Washington D.C [USA], Mar 4 (ANI): A team of engineers has created a tabletop device that combines a robot, artificial intelligence and near-infrared and ultrasound imaging to draw blood or insert catheters to deliver fluids and drugs.
Their most recent results of this research from Rutgers University -- published in the journal Nature Machine Intelligence -- suggest that autonomous systems like the image-guided robotic device could outperform people on some complex medical tasks.
Medical robots could reduce injuries and improve the efficiency and outcomes of procedures, as well as carry out tasks with minimal supervision when resources are limited.
"Using volunteers, models and animals, our team showed that the device can accurately pinpoint blood vessels, improving success rates and procedure times compared with expert health care professionals, especially with difficult to access blood vessels," said senior author Martin L. Yarmush, Paul & Mary Monroe Chair & Distinguished Professor in the Department of Biomedical Engineering in the School of Engineering at Rutgers University-New Brunswick.
Getting access to veins, arteries and other blood vessels is a critical first step in many diagnostic and therapeutic procedures. The timeliness of procedures can be critical, but gaining access to blood vessels in many people can be quite challenging.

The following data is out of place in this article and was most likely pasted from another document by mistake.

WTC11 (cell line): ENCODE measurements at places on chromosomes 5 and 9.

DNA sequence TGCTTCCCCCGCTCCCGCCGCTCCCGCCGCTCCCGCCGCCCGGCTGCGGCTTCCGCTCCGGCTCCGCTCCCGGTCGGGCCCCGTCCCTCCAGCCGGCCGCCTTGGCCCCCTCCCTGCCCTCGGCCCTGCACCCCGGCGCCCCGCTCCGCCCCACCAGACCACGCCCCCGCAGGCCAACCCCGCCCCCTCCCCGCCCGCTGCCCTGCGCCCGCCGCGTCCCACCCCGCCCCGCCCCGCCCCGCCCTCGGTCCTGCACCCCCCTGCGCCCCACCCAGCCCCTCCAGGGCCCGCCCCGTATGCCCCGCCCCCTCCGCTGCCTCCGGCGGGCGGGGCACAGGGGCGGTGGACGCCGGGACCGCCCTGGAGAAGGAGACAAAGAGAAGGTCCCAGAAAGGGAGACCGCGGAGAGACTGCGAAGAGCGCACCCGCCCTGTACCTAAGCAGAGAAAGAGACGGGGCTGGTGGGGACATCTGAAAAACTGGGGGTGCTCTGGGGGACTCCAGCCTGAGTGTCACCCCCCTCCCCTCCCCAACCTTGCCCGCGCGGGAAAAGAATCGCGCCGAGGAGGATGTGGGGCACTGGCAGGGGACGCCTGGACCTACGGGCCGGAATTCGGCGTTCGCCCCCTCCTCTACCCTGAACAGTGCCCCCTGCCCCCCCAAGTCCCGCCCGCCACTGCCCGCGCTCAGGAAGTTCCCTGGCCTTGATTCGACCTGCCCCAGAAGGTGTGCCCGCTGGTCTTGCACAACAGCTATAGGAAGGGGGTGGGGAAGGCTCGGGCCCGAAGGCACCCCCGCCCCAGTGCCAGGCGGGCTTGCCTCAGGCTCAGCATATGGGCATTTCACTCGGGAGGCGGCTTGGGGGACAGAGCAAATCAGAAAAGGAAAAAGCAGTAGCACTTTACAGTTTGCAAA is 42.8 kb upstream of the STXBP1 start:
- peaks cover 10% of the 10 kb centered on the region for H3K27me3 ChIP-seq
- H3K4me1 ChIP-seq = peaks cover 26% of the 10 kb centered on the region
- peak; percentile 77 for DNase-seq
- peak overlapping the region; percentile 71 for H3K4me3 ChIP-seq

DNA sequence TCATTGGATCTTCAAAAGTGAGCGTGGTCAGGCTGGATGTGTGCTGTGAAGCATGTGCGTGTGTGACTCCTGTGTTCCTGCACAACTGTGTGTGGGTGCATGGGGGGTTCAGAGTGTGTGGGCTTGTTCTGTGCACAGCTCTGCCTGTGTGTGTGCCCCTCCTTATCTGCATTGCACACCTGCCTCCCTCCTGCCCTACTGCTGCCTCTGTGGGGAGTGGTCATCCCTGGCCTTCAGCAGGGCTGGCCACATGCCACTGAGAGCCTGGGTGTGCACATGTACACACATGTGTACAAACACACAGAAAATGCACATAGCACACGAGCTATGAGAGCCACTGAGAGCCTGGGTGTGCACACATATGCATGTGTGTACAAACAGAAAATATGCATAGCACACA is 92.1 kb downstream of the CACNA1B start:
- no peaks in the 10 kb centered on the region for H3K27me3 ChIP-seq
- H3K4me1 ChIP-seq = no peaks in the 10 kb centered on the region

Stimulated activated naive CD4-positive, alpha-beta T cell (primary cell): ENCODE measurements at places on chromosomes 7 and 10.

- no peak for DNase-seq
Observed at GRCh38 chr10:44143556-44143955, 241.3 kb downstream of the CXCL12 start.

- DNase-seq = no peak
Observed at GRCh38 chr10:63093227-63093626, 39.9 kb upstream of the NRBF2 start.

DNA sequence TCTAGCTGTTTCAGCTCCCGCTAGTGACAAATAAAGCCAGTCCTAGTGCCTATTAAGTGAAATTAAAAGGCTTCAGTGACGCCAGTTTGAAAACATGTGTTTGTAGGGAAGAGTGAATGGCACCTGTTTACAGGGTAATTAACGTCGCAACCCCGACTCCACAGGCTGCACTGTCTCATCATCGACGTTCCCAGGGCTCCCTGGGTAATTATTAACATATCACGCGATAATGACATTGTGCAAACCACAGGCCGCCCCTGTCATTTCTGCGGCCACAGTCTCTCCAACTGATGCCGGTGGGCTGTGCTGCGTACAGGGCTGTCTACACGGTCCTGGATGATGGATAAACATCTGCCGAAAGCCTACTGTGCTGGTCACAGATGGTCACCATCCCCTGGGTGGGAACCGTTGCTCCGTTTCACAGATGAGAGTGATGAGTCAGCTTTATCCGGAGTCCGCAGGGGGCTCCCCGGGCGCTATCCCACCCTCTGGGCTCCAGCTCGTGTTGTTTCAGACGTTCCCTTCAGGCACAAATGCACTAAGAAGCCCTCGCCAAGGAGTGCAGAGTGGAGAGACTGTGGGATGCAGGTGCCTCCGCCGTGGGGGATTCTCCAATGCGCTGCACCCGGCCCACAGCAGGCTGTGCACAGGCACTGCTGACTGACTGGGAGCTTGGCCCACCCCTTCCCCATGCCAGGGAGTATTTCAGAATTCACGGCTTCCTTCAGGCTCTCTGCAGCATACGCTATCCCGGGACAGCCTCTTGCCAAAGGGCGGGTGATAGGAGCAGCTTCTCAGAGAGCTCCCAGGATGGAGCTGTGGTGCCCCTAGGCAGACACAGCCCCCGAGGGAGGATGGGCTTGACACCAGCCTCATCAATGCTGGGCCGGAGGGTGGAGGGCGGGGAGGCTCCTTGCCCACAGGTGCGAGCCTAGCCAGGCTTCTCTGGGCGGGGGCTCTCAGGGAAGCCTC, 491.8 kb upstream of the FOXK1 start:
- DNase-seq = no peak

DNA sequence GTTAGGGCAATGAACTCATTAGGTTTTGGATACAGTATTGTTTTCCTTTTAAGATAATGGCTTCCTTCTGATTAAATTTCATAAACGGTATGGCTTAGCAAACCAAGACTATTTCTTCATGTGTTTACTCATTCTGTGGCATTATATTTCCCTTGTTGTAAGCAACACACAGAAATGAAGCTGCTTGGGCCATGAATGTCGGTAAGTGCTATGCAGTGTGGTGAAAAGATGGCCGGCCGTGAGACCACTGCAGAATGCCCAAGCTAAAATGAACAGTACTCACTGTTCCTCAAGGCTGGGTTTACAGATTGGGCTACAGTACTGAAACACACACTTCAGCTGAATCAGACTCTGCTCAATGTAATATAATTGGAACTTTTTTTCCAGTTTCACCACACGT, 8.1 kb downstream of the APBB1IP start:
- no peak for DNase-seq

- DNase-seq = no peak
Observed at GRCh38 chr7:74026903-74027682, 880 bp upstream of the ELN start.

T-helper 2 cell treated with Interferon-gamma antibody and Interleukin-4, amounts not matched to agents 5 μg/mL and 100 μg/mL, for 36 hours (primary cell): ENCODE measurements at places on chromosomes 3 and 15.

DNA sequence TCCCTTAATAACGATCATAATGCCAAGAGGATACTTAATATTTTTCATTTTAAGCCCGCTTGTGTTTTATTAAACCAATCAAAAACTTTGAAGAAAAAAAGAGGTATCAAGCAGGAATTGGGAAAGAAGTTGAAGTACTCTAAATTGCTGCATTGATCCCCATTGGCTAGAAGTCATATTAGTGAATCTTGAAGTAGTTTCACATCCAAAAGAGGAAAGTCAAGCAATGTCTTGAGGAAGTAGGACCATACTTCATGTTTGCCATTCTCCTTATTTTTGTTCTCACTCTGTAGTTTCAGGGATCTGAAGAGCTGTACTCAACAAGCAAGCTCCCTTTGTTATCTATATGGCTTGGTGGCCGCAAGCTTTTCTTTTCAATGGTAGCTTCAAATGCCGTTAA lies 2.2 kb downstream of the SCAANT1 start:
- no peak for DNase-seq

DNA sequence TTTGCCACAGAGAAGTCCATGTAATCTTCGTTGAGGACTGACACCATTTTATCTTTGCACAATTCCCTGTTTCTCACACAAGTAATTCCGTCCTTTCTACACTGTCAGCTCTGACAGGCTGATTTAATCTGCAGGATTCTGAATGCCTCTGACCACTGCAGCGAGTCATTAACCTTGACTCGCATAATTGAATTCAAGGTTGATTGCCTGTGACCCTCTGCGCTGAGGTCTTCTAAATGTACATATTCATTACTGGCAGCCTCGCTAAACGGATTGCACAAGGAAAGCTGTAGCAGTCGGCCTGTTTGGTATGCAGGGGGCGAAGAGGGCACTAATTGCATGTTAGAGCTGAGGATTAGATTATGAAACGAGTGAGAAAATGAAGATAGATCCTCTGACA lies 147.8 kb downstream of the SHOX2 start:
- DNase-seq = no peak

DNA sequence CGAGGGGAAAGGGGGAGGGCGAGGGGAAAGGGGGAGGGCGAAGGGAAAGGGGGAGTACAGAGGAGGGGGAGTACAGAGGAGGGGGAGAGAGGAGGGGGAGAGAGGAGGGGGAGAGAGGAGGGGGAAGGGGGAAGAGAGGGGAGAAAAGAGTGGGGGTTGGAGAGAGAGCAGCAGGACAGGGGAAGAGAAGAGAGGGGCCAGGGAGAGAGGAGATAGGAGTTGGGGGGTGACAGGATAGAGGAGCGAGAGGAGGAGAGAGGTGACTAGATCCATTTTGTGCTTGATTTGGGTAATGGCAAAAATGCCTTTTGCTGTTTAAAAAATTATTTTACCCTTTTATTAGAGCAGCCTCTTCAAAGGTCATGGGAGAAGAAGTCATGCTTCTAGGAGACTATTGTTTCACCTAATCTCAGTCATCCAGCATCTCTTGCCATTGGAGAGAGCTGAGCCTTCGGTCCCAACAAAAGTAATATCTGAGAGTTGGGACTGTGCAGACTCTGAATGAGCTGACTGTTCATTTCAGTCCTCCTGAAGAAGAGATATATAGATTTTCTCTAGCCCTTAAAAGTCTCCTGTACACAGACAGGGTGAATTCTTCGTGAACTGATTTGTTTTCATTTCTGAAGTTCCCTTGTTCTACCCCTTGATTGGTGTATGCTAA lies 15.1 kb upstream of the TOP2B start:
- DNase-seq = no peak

Failures occur in an estimated 20 per cent of procedures, and difficulties increase in people with small, twisted, rolling or collapsed blood vessels, which are common in pediatric, elderly, chronically ill and trauma patients, the study says.
In these groups, the first-stick accuracy rate is below 50 per cent and at least five attempts are often needed, leading to delays in treatment. Bleeding complications can arise when major adjacent arteries, nerves or internal organs are punctured, and the risk of complication rises significantly with multiple attempts. When nearby blood vessels are inaccessible, more invasive approaches such as central venous or arterial access are often required.
The robotic device can accurately steer needles and catheters into tiny blood vessels with minimal supervision. It combines artificial intelligence with near-infrared and ultrasound imaging to perform complex visual tasks, including identifying the blood vessels from the surrounding tissue, classifying them and estimating their depth, followed by motion tracking. (ANI)